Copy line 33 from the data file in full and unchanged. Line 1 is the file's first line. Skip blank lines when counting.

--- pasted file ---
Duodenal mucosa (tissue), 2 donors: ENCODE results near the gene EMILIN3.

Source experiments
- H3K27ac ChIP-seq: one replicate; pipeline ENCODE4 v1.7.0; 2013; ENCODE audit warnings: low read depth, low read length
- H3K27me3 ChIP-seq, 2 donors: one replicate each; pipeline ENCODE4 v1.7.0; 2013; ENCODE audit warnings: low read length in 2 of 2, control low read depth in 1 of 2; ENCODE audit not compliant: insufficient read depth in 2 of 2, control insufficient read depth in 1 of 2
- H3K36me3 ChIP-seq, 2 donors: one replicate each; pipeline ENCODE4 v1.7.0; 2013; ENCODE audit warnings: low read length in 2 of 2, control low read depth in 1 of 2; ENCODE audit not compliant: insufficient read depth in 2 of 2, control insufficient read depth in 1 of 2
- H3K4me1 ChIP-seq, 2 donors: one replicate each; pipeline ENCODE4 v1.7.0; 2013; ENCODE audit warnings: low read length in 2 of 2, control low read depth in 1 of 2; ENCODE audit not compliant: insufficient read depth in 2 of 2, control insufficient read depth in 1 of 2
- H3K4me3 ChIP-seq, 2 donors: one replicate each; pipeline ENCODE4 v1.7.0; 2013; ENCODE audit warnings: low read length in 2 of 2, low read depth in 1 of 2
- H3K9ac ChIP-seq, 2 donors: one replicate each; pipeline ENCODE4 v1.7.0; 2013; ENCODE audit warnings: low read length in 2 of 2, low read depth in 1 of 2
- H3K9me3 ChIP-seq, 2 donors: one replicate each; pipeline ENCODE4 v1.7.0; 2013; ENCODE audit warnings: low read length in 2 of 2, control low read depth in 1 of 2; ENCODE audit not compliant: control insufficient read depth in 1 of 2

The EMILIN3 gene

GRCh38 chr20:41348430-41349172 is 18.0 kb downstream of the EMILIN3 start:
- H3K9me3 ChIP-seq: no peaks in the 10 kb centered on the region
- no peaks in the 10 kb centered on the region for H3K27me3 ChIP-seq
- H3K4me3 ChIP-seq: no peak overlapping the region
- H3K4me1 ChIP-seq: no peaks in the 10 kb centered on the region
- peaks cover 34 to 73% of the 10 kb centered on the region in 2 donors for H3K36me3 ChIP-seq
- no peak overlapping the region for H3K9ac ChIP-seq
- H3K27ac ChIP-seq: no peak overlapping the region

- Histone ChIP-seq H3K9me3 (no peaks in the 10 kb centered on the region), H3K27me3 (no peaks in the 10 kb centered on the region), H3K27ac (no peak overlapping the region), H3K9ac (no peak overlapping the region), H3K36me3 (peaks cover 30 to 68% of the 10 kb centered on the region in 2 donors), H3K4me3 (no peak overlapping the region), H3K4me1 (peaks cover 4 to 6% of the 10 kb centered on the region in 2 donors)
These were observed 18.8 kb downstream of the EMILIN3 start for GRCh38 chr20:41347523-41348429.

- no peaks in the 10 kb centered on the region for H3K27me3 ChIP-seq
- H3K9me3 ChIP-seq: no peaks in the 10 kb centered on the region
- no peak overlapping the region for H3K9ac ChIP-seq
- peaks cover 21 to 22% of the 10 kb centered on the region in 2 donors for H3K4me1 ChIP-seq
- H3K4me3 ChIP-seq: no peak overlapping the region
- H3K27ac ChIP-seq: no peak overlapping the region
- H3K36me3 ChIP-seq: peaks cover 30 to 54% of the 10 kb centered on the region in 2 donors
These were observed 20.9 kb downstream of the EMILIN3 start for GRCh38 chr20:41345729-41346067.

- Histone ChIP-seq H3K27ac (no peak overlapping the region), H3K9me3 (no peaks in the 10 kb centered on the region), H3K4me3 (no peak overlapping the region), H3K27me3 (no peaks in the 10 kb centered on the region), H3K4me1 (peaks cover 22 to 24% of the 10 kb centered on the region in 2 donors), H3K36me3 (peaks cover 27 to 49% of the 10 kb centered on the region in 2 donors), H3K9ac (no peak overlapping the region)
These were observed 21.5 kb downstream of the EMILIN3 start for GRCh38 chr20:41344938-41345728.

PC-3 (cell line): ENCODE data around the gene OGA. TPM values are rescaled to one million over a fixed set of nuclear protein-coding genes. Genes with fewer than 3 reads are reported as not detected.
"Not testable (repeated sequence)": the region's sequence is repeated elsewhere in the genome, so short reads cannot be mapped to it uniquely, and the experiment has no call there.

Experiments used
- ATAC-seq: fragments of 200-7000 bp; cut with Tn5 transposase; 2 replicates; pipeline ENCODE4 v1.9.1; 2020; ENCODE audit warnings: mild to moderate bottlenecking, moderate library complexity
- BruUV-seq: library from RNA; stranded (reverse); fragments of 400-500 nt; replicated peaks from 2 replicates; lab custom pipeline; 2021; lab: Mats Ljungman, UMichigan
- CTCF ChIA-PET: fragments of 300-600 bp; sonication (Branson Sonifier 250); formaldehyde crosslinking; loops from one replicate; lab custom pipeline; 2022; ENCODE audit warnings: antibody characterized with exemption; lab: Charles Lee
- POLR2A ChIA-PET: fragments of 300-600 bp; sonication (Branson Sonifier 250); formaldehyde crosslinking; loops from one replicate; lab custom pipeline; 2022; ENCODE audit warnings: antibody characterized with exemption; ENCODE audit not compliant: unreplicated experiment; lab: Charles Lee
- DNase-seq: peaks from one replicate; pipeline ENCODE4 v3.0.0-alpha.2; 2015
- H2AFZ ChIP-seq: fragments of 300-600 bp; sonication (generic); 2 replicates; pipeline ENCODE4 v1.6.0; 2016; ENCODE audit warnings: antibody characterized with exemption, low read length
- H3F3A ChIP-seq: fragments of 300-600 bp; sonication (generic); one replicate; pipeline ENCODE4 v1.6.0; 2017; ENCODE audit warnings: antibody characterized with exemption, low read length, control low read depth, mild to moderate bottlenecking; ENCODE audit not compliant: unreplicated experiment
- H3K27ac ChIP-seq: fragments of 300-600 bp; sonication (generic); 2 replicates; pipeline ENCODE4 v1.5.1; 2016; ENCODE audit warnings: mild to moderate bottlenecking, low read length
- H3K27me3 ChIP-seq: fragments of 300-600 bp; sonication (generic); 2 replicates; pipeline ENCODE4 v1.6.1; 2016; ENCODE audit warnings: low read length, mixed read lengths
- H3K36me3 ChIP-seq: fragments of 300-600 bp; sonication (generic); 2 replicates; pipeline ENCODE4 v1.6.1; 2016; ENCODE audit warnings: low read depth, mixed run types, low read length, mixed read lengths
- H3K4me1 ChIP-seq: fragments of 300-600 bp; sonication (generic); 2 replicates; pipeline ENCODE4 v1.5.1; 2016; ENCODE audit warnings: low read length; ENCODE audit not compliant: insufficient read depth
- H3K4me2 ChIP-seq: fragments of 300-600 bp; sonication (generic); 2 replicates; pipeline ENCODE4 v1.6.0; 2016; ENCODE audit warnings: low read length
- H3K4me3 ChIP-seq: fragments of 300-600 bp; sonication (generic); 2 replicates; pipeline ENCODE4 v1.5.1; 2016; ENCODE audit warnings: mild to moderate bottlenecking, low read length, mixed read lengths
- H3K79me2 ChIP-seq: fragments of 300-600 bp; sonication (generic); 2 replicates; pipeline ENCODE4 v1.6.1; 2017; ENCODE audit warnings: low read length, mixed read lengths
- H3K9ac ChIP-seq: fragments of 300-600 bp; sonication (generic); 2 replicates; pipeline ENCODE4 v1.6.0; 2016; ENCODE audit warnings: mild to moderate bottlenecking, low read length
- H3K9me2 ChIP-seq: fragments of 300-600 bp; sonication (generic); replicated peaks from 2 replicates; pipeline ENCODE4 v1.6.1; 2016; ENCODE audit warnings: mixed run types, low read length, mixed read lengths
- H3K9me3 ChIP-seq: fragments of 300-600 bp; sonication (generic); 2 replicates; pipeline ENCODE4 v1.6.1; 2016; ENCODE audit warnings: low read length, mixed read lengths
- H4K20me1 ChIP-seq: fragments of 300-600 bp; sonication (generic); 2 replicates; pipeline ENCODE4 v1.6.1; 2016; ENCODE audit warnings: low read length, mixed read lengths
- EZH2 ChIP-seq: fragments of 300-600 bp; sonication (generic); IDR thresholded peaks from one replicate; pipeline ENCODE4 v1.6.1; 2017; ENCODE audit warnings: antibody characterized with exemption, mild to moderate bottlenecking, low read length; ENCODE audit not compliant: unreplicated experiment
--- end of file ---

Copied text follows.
Experiments used